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Delta Force’s Samuel Booth Foster: Mogadishu and the ‘Better Deal’

by George E. Hand IV Aug 5, 2023
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Sam Foster rocking a bow tie and a killer smile.
Sam Foster rocking a bow tie and a killer smile.

Early Morning, 4 OCT 1993

October 04, 1993, as we gathered in our team rooms for morning PT, a man from our headquarters element came from room to room, instructing everyone to move upstairs to our Squadron Classroom. The TV screen to the front of the room came on, and a newsreel played showing the wounded Michael Durant from the downed Black Hawk Super 61 as he made benign statements about the US Task Force Ranger involvement in Mogadishu.

Views of skinny black children were seen bouncing up and down where they stood on the blades of Durant’s ruined aircraft. The scene shifted to Somali militia dragging the noosed bodies of Durant’s flight crew nude through the streets. At the end of the newsreel, the TV was switched off as all gaze shifted to Major John Quincy Adams, our squadron commander seated at the front of the classroom, clutching a single sheet of paper.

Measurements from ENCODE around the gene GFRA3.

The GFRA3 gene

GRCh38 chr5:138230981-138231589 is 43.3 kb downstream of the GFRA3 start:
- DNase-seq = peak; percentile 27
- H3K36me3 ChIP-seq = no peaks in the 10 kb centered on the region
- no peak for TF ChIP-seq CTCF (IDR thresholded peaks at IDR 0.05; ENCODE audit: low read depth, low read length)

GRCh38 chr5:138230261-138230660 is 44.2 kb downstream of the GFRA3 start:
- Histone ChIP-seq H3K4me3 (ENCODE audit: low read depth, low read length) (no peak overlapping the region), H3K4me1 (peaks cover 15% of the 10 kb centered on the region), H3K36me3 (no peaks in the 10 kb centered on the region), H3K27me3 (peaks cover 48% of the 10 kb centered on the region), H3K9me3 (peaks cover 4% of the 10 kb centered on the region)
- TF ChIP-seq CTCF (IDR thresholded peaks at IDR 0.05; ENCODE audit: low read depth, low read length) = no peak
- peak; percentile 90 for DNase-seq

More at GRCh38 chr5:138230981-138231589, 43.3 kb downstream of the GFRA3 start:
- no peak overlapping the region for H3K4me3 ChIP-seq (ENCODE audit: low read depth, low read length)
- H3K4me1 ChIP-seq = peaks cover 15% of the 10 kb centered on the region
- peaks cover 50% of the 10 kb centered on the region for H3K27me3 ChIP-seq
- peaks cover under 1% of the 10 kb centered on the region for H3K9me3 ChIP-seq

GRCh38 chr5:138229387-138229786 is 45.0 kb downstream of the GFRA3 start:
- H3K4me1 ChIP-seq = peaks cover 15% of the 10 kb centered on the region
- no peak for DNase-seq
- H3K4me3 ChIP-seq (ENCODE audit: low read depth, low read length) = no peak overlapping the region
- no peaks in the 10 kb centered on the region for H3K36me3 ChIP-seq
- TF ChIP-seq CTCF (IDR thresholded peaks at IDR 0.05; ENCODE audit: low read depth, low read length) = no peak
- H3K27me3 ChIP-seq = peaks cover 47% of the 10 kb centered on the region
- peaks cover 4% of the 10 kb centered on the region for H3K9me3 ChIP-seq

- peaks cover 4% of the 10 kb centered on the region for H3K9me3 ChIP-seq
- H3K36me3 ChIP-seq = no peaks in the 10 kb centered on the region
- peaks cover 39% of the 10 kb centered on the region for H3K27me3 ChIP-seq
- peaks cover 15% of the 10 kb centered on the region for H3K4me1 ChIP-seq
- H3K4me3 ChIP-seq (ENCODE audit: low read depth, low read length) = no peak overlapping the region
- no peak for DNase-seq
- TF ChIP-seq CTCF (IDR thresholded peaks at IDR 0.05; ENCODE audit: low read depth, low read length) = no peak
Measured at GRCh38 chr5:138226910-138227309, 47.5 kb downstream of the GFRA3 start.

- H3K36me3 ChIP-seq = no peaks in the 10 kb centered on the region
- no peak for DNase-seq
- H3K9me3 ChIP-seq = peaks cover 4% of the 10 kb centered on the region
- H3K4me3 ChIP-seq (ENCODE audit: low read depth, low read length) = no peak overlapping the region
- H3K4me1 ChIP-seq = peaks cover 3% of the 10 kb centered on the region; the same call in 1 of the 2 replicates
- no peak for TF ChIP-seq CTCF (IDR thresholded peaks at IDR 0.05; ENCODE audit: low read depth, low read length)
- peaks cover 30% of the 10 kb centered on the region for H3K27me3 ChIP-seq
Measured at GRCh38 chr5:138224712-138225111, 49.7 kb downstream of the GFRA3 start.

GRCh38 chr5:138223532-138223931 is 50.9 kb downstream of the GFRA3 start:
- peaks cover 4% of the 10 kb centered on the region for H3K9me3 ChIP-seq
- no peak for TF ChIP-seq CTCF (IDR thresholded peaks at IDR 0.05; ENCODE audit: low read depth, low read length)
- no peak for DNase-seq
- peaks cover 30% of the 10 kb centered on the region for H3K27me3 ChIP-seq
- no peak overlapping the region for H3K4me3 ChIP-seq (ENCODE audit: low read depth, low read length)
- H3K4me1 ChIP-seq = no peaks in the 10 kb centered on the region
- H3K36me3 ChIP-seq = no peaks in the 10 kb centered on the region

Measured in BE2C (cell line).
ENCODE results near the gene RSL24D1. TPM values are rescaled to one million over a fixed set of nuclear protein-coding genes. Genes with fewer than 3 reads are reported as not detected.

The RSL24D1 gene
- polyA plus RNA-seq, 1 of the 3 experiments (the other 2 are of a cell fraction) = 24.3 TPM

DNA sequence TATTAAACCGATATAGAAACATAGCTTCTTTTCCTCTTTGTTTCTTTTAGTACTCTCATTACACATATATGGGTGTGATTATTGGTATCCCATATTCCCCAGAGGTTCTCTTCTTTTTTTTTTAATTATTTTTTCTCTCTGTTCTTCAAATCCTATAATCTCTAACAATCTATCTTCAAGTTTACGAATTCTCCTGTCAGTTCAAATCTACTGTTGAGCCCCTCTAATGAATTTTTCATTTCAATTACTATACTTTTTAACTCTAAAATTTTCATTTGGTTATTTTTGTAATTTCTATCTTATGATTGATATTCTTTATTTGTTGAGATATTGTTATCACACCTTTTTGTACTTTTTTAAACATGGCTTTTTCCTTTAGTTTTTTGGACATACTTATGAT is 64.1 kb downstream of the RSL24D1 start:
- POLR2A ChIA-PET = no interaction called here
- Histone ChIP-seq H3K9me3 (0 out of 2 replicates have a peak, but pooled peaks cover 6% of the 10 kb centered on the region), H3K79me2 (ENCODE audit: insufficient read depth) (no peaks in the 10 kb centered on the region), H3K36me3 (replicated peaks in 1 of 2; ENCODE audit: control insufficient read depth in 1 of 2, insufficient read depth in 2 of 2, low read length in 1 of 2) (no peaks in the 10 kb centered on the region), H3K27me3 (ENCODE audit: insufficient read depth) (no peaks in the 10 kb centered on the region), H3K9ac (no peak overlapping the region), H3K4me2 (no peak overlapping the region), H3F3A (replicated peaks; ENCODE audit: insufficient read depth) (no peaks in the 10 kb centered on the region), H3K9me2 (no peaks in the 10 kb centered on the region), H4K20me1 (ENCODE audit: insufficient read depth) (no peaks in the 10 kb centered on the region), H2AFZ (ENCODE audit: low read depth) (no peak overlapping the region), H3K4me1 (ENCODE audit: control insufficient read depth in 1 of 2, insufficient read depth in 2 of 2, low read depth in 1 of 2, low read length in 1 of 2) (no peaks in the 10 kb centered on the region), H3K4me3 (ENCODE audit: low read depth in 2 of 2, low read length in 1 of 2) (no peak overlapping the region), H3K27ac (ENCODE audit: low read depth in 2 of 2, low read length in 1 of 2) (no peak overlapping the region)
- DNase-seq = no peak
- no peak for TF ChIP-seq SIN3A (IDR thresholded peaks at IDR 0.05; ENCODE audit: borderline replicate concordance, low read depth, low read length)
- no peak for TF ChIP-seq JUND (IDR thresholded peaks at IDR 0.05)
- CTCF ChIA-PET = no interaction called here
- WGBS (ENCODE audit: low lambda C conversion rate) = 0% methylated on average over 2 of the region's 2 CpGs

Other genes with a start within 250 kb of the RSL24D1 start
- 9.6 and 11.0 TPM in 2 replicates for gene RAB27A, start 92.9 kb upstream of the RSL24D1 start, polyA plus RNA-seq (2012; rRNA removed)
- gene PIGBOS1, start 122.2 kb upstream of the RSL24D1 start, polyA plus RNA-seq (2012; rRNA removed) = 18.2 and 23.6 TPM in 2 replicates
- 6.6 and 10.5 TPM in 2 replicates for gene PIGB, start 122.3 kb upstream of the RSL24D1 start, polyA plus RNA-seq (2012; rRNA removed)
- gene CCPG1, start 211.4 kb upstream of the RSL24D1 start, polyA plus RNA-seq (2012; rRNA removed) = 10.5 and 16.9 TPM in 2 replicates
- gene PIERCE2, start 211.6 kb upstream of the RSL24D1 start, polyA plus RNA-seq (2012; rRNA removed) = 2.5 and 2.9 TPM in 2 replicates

The Road to Mogadishu

John Adams read aloud a list of the men killed in action during the pitched Battle of the Black Sea in the capital city of Mogadishu, Somalia, the previous night. He announced the names of Gary Gordon and Randy Shugart, the two men missing from the C Squadron three troop (snipers). He finally read a staggering list of the many wounded and their essential condition. In the list were the names of brothers from my own Selection and Assessment class.

John Adams concluded by saying: “Report time back to squadron is 2200hrs; we deploy to Mogadishu Somalia by way of Cairo Egypt tonight… dismissed.” The squadron silently stood and filed out of the classroom with a smattering of mumbles and short whispers. I entered the team room, stunned, followed by Sam.

“Well, the shit definitely is on… what are we going to do, Sam?”

“Well, today is swim day. Let’s go swim some laps.” Sam encouraged.

The laps were much longer than usual; they just really dragged on. For the remainder of the day at the Unit, we packed and prepped as we had done hundreds of times, with no noticeable change in demeanor.

At 2200hrs that eve, we assembled, shaved our heads as if for a D-Day drop into St. Mere Elise, and loaded out. We boarded a C-5A Galaxy and roared off for North Africa. We landed at the Mogadishu airport and exited the aircraft only to be hearded directly to an in-progress memorial ceremony that Task Force Ranger was holding for the dead. General William Garrison spoke magnificently. Delta CSM Mel Wick followed with an equally powerful set of reverent and poignant statements.

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